Struggling to find employment is a widespread dilemma for many Americans, and it’s especially difficult for veterans.
The Defense Business Board states that this quandary results from the reasons that unemployed veterans have a tough time finding jobs they want to do, having employers understand their skills and transferring military skills to a civilian environment. And when 200,000 members of the military are entering the civilian workforce every year, the issue is magnified.
In an attempt to alleviate some of this problem, 500 railroads pledge to hire 5,000 veterans in 2012 under the umbrella of the Association of American Railroads. Because 23% of railroad workers are set to retire by 2015, according to the association, railroad companies will replace them with veterans and help lower the veteran unemployment rate.
Here’s a breakdown of the sectors in which veterans will be placed, according to the The White House:
- Freight Railroads: At least 4,700 veterans
- Passenger Railroads: Approximately 500 veterans
- Rail Supply Companies: At least 200 veterans
According to a recent CNN article, U.S. Department of Transportation Secretary Ray LaHood said the military training that veterans possess makes them valuable to the industry. Leadership, teamwork and experience with heavy machinery are skills that translate easily to railroads. More than 15,000 veterans are currently employed by the Department of Transportation, according to the article.
“Union Pacific finds that military veterans who frequently served in a large, diverse and safety-sensitive organization, operating 24/7, adapt well to the challenges of railroad operations,” Thomas Lange, Director of Union Pacific Corporate Communications, said. “In addition, military training in areas such as aviation electronics and diesel engine mechanics provide great skills that easily are transferable to Union Pacific’s diesel electrician, diesel mechanic and work equipment mechanic positions.”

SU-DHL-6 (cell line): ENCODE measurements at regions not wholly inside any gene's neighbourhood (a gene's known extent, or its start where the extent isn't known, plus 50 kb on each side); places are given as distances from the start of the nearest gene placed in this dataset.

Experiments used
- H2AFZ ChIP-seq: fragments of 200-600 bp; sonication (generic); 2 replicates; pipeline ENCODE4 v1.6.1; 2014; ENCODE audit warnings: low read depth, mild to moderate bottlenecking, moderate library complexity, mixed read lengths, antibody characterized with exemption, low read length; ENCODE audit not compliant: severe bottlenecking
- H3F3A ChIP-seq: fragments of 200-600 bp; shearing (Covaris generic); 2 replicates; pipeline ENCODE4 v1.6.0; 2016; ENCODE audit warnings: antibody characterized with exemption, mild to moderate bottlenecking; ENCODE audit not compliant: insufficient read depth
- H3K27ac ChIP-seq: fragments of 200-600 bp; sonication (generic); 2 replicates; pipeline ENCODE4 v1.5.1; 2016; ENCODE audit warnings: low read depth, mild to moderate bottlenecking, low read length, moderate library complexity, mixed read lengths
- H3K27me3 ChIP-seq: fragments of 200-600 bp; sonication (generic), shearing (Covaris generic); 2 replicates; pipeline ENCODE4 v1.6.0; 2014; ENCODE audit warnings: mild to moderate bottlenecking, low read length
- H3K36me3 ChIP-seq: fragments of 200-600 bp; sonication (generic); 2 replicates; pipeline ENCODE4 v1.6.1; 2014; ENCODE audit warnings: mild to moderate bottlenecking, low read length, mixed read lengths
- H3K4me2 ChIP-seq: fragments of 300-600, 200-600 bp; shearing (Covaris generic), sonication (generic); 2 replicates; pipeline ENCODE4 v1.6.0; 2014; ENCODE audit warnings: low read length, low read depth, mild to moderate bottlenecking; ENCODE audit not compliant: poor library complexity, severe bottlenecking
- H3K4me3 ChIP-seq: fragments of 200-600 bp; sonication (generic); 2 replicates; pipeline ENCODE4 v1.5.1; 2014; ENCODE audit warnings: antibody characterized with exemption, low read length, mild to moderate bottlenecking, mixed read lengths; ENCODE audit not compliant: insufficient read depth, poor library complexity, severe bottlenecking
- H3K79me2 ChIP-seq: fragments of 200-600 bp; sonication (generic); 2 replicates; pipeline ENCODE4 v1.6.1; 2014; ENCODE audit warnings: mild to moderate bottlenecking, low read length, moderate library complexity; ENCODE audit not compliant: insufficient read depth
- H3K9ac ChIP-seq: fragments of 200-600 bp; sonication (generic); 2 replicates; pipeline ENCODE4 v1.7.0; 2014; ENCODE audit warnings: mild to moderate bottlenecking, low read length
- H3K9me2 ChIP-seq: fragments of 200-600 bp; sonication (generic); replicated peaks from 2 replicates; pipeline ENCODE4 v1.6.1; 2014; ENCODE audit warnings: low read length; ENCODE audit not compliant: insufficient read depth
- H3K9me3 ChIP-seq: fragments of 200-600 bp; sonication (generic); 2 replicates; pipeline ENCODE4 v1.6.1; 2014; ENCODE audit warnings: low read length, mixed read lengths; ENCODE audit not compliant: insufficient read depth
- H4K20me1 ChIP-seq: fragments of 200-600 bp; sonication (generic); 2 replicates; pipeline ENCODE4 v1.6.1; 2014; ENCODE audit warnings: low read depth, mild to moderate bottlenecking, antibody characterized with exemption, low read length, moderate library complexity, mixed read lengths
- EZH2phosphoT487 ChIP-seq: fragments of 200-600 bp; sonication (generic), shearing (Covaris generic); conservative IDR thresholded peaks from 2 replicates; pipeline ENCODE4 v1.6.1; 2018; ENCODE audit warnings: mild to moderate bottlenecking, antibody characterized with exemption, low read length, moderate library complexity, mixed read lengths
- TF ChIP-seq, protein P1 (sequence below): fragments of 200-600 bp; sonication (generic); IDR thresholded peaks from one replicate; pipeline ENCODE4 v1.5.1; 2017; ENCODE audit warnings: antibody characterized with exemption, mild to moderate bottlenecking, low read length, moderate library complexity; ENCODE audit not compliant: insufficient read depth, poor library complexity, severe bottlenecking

According to an article by The Washington Post, the House recently passed the Veterans Skills to Jobs Act, which states that skills such as these qualify as training requirements for federal government licenses. In other words, veterans’ military training, if relevant, should be sufficient for certification required by certain jobs. The Senate has yet to approve the legislation, but it would be another step closer to more veterans joining the workforce.
“Our commitment to our veterans is to put them to work here at home. The federal government should be an example to the states that are looking for ways to improve veteran transitions. The legislation will not add to the deficit or create any new programs but will allow veterans to avoid a lengthy adjustment to civilian life,” said Congressman Jeff Denham (R-Calif.), who introduced the bill, in a news release on his website. “Veterans are not looking for handouts; they are looking for the opportunity to use their talents and education in the workforce.”
Photo courtesy of longhorndave